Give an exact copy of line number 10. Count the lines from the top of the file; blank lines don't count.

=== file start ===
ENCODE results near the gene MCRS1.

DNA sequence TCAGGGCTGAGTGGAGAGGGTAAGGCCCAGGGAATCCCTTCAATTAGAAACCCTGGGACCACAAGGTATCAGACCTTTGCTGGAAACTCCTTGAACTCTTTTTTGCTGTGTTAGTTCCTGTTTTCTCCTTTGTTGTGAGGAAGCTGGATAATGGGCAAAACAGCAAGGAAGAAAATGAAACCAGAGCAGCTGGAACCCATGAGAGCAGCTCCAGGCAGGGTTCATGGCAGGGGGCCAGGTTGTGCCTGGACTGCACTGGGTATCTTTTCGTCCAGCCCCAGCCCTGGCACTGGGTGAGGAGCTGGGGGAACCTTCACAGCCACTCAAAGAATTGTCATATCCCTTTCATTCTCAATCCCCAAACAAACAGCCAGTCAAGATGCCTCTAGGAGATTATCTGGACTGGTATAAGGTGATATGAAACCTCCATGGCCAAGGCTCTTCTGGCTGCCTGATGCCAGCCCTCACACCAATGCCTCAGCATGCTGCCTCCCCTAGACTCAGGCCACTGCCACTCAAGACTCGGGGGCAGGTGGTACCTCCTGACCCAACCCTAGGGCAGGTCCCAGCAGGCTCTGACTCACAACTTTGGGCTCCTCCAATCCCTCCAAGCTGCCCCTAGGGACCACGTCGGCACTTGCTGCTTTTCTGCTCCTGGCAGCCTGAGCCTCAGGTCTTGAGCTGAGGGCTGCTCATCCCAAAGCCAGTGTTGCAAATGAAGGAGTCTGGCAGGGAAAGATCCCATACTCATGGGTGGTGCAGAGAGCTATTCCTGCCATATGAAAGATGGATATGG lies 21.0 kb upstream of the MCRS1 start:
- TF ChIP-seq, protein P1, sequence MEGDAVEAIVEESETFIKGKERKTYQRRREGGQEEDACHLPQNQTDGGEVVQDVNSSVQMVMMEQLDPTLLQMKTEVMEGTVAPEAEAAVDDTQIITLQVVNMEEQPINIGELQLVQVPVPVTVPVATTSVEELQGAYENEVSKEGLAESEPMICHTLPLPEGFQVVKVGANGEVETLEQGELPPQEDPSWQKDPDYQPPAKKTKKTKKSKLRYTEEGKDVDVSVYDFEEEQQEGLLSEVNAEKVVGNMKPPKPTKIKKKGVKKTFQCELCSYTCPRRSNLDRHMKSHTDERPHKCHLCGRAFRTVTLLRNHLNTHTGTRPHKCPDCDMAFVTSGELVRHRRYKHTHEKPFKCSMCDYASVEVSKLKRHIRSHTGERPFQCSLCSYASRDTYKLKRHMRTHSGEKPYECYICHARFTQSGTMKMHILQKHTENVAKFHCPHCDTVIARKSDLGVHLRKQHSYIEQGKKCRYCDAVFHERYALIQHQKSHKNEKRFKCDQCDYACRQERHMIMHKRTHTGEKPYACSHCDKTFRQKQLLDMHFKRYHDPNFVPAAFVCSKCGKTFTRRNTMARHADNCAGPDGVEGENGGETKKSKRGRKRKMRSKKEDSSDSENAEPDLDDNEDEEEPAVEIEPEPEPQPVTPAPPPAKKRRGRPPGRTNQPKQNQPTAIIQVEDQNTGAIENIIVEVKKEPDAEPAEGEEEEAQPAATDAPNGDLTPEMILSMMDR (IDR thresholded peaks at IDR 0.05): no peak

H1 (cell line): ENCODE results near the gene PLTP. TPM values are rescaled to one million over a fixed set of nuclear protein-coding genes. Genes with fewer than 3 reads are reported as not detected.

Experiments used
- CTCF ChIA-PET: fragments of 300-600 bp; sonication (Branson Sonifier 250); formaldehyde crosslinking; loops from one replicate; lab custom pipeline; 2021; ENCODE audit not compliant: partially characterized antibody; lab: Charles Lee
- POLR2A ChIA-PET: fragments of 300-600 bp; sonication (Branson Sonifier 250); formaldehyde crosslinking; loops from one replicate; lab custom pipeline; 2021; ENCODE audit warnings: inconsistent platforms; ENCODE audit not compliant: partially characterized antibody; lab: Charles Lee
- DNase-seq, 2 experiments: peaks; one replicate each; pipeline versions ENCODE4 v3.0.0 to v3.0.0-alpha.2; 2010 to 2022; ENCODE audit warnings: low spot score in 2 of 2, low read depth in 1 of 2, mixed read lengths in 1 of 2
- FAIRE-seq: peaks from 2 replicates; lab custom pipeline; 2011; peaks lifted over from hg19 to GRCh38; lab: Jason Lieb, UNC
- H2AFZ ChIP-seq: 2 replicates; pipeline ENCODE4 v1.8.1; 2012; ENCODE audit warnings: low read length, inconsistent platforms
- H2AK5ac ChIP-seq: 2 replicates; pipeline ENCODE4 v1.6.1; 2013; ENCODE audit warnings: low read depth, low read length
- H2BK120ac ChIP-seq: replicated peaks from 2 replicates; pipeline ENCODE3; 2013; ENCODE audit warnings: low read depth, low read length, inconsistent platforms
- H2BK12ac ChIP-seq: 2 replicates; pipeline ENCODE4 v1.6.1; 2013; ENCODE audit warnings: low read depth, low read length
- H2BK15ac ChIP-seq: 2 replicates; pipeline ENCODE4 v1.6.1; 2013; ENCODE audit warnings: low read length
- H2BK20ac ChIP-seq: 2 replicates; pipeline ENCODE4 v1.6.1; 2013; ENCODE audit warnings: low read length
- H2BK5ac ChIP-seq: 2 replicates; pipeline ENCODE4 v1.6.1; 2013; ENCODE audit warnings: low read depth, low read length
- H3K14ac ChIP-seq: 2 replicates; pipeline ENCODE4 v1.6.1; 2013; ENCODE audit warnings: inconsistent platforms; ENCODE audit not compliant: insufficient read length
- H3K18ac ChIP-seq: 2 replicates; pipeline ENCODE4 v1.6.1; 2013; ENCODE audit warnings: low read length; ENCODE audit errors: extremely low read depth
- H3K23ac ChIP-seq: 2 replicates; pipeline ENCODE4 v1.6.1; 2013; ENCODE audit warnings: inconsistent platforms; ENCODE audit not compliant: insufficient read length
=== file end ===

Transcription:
- H2AFZ ChIP-seq: 2 replicates; pipeline ENCODE4 v1.8.1; 2012; ENCODE audit warnings: low read length, inconsistent platforms